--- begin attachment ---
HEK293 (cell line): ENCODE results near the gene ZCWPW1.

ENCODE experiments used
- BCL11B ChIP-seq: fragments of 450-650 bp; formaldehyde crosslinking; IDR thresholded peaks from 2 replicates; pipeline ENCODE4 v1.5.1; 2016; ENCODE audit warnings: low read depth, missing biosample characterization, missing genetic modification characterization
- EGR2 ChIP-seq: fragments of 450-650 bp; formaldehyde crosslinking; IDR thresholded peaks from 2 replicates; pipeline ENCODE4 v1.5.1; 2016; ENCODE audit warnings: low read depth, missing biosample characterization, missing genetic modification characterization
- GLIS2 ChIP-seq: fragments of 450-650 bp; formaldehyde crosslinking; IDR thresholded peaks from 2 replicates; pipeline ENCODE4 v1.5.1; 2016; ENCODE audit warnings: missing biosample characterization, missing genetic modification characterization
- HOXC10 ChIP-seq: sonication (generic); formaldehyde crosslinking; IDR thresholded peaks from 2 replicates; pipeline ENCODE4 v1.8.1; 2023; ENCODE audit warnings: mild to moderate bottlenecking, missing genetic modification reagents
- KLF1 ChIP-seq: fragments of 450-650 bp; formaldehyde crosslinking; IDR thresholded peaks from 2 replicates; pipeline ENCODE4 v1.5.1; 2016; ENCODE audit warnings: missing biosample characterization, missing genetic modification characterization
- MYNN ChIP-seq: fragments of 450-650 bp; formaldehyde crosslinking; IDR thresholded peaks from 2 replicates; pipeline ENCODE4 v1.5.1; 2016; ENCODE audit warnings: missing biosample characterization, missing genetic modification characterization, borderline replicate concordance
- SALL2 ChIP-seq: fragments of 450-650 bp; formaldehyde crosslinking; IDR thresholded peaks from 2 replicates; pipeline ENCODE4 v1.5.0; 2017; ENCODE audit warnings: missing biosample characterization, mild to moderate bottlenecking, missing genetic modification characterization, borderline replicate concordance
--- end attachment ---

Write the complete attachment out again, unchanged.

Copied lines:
HEK293 (cell line): ENCODE results near the gene ZCWPW1.

ENCODE experiments used
- BCL11B ChIP-seq: fragments of 450-650 bp; formaldehyde crosslinking; IDR thresholded peaks from 2 replicates; pipeline ENCODE4 v1.5.1; 2016; ENCODE audit warnings: low read depth, missing biosample characterization, missing genetic modification characterization
- EGR2 ChIP-seq: fragments of 450-650 bp; formaldehyde crosslinking; IDR thresholded peaks from 2 replicates; pipeline ENCODE4 v1.5.1; 2016; ENCODE audit warnings: low read depth, missing biosample characterization, missing genetic modification characterization
- GLIS2 ChIP-seq: fragments of 450-650 bp; formaldehyde crosslinking; IDR thresholded peaks from 2 replicates; pipeline ENCODE4 v1.5.1; 2016; ENCODE audit warnings: missing biosample characterization, missing genetic modification characterization
- HOXC10 ChIP-seq: sonication (generic); formaldehyde crosslinking; IDR thresholded peaks from 2 replicates; pipeline ENCODE4 v1.8.1; 2023; ENCODE audit warnings: mild to moderate bottlenecking, missing genetic modification reagents
- KLF1 ChIP-seq: fragments of 450-650 bp; formaldehyde crosslinking; IDR thresholded peaks from 2 replicates; pipeline ENCODE4 v1.5.1; 2016; ENCODE audit warnings: missing biosample characterization, missing genetic modification characterization
- MYNN ChIP-seq: fragments of 450-650 bp; formaldehyde crosslinking; IDR thresholded peaks from 2 replicates; pipeline ENCODE4 v1.5.1; 2016; ENCODE audit warnings: missing biosample characterization, missing genetic modification characterization, borderline replicate concordance
- SALL2 ChIP-seq: fragments of 450-650 bp; formaldehyde crosslinking; IDR thresholded peaks from 2 replicates; pipeline ENCODE4 v1.5.0; 2017; ENCODE audit warnings: missing biosample characterization, mild to moderate bottlenecking, missing genetic modification characterization, borderline replicate concordance